Ireland remains the fastest growing EU economy for the fourth year in a row.
However, PwC’s recent survey of finance leaders highlights caution over the prospects of our economy in the year ahead.
While growth is on the agenda, many are struggling with cost competitiveness and maintaining the bottom line.
For example, most believe that costs will increase in the year ahead while less than half expect profits to rise.
Clearly finding new profitable growth opportunities will be critical in the year ahead.
This is even more important as a small, open economy dependent on international markets.
Commentators are suggesting global growth will slow.
Uncertainties of Brexit, the potential for global trade wars, and the changing tax landscape are likely to disrupt Irish businesses.
In these more uncertain times, it is important that businesses remain
resilient and to prepare for the shocks and manage the challenges that are within their control.
There are some key actions for Irish businesses to get right.
First, intensify plans for no-deal Brexit.
Over two-thirds of Irish finance leaders say they are either not prepared or have yet to make extensive plans for the fallout of Brexit.
With continuing political uncertainty, we cannot assume the UK parliament will support a deal with the European Union.
The risk of Brexit without a deal would seriously disrupt trade between Ireland and the UK.
We advise businesses to step-up their plans because doing nothing is not really an option.
Then look for opportunities for new markets or new products or adapt the products you have for new markets.
While expanding into new markets needs investment and time, in the context of Brexit, there may be demand for your products in places you never thought of, involving only a bit of adaption.
And embrace disruption because it looks like it’s here to stay.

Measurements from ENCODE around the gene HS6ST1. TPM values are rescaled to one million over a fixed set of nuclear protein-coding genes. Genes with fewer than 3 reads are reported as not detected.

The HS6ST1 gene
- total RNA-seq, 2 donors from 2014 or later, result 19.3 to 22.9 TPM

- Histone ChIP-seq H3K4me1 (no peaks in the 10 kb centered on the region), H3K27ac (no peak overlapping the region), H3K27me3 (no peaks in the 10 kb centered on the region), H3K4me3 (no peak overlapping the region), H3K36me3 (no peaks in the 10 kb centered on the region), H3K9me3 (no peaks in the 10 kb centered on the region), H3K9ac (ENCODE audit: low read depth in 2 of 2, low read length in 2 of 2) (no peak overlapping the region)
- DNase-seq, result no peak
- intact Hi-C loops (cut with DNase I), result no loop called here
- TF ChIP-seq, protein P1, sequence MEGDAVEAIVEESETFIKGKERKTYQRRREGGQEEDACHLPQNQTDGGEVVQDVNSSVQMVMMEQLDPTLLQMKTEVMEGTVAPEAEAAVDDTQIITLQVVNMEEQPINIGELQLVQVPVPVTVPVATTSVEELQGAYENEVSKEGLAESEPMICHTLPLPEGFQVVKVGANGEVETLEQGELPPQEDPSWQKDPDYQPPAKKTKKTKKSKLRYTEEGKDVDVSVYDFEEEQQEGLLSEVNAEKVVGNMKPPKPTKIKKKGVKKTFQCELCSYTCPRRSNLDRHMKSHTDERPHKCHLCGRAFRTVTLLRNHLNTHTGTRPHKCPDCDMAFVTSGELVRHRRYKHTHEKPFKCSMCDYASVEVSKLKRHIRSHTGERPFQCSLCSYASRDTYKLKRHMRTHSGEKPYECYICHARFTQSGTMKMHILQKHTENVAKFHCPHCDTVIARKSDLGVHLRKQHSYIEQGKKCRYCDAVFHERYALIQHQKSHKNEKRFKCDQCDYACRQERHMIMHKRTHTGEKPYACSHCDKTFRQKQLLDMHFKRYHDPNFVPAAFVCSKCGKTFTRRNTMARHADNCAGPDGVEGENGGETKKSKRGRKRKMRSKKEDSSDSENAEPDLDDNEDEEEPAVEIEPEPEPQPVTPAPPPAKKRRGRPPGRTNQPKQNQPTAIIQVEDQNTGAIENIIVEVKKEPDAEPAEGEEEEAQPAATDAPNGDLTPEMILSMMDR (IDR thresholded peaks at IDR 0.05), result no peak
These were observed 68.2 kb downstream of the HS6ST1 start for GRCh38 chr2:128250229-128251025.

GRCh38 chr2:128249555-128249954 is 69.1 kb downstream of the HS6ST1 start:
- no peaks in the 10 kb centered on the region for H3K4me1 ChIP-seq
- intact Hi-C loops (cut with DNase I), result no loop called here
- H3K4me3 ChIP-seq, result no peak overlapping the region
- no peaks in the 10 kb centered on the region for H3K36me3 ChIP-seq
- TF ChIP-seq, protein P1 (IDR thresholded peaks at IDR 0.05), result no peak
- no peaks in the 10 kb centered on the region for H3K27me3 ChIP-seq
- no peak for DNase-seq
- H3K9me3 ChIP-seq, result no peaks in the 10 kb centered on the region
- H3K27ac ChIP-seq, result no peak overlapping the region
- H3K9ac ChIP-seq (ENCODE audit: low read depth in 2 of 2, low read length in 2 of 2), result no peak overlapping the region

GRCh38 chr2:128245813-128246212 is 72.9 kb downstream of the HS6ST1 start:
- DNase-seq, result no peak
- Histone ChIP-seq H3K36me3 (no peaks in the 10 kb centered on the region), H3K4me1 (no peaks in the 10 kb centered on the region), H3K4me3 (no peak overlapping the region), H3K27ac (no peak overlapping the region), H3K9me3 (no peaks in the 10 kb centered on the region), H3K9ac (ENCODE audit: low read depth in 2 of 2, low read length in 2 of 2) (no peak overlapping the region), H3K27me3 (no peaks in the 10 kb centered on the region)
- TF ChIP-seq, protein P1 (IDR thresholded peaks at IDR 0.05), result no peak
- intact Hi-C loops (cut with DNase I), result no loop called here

Organisations that have flexible and nimble operating models will be the winners.
Our research highlights that top performing companies take disruption more seriously than their peers.
Set your priorities and have strategies that can cope with change.
Many Irish finance leaders predict that automation will shrink the payroll in their finance functions in the next three years.
While the majority of businesses recognise the capabilities for their future success, many fail to take action.
These actions include using data analytics to make workforce decisions and creating a compelling work experience for employees to retain talent.
And seize the opportunities of automation and artificial intelligence.
It will be really important that organisations have the tools and skills to embed emerging technologies into their businesses.
Understanding your customers is key: Consumers are complex, conflicted and highly segmented by age.
Consumer habits are being reshaped and being replaced at an almost frantic pace driven by mobile and artificial intelligence.
Recognising the value of culture has emerged from all the research as a key to attracting skilled staff.
We suggest firms focus on adopting the few critical behaviours that matter most, including tangible actions such as enhancing collaboration and teamwork. If practiced, it can help change the culture.
Notwithstanding the external risks, Ireland’s foreign direct investment continues; Ireland has a strong export sector, as well as robust job growth and low inflation.
With a strong international and domestic economy; a highly talented skills base and, as the only English speaking country in Europe after Brexit, Ireland is in a good position to manage any global slowdown.
However, we need to continue to work hard on our infrastructural shortcomings including housing; watching competitiveness, including wage inflation; and ensuring we are as prepared as we can be for a possible no-deal Brexit.
Anthony Reidy is assurance leader at PwC Cork